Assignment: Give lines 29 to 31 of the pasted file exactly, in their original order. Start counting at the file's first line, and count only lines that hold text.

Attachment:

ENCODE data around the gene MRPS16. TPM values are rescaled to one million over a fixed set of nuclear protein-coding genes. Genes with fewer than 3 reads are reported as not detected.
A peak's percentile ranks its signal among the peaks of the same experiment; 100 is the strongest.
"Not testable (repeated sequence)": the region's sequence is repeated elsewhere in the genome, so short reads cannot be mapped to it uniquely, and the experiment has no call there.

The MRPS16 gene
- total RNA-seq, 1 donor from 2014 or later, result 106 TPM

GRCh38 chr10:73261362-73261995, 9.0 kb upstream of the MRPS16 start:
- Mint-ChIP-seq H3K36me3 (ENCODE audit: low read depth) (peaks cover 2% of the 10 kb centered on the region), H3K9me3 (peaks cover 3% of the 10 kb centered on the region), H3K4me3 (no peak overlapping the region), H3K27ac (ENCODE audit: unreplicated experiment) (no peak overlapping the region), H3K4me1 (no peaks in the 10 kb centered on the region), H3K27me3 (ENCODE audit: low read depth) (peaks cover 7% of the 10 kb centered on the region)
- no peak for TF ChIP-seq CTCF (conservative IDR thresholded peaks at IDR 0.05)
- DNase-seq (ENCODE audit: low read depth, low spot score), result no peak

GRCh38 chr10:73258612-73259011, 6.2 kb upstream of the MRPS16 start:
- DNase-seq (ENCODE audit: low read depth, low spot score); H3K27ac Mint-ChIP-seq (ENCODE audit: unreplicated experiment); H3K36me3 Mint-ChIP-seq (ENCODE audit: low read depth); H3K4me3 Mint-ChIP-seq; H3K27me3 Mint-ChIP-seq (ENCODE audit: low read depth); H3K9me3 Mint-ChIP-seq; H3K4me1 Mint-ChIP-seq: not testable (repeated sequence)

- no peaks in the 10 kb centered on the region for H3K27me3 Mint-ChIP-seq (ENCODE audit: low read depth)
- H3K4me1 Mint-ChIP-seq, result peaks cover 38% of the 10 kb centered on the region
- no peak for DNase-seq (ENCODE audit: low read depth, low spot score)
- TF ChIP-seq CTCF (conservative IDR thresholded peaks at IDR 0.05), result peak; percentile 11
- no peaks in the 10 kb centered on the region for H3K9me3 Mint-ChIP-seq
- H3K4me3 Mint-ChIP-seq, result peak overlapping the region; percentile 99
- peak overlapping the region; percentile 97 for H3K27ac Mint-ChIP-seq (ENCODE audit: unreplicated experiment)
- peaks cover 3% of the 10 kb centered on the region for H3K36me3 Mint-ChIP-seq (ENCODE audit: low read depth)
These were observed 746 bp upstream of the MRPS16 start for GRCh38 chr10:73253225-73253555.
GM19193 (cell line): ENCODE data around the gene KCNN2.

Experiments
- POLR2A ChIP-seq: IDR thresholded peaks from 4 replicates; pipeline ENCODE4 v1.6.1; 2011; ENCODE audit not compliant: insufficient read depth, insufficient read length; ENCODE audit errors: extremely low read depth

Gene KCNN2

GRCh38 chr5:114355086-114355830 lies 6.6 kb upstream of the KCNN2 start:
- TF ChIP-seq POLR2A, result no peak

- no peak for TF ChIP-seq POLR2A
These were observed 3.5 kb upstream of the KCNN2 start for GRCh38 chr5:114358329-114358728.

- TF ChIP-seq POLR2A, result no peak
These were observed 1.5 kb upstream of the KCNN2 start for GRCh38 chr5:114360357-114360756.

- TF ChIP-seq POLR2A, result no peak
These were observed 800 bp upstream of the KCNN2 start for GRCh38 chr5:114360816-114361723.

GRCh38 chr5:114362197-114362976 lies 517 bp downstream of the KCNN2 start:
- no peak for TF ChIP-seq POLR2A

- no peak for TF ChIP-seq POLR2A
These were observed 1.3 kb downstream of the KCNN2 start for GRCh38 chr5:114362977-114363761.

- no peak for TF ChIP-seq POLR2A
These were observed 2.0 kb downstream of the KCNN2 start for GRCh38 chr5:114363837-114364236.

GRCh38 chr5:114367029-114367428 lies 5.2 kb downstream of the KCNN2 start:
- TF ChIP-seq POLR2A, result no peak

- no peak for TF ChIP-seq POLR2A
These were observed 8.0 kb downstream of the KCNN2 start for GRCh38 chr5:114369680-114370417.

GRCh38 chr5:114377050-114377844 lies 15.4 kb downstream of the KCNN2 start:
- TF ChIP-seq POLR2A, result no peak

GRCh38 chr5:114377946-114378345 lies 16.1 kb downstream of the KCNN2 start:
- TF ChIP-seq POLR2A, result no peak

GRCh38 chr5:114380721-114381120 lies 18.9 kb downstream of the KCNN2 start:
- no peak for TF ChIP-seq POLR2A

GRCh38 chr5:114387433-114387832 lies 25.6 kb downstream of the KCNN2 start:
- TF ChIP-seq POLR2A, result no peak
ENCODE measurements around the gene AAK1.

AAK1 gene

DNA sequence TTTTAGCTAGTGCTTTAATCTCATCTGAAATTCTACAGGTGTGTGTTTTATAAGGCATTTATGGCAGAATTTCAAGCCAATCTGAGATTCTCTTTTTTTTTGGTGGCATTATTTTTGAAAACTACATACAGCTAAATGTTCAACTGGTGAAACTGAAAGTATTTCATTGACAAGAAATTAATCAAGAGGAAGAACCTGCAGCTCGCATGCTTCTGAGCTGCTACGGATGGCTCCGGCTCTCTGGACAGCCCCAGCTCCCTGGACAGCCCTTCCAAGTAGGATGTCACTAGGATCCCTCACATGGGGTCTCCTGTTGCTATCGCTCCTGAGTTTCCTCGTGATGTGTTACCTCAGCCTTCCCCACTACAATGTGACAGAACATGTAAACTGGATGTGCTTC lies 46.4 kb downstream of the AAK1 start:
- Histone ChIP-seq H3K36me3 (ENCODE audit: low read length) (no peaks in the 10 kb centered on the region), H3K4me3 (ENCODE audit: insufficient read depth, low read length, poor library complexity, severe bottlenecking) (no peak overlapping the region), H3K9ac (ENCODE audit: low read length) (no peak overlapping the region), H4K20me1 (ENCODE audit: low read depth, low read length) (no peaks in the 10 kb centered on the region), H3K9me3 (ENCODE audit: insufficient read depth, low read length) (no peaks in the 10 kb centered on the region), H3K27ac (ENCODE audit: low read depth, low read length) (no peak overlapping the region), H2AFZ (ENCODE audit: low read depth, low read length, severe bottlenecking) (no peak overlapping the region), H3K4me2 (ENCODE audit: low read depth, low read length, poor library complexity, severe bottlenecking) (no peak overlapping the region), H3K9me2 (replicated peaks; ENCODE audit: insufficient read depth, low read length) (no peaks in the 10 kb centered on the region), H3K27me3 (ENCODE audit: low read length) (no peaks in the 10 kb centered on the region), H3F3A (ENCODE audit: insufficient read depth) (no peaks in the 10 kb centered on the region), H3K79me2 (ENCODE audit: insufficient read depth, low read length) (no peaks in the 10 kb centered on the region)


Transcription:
- TF ChIP-seq POLR2A, result no peak
These were observed 1.5 kb upstream of the KCNN2 start for GRCh38 chr5:114360357-114360756.

- TF ChIP-seq POLR2A, result no peak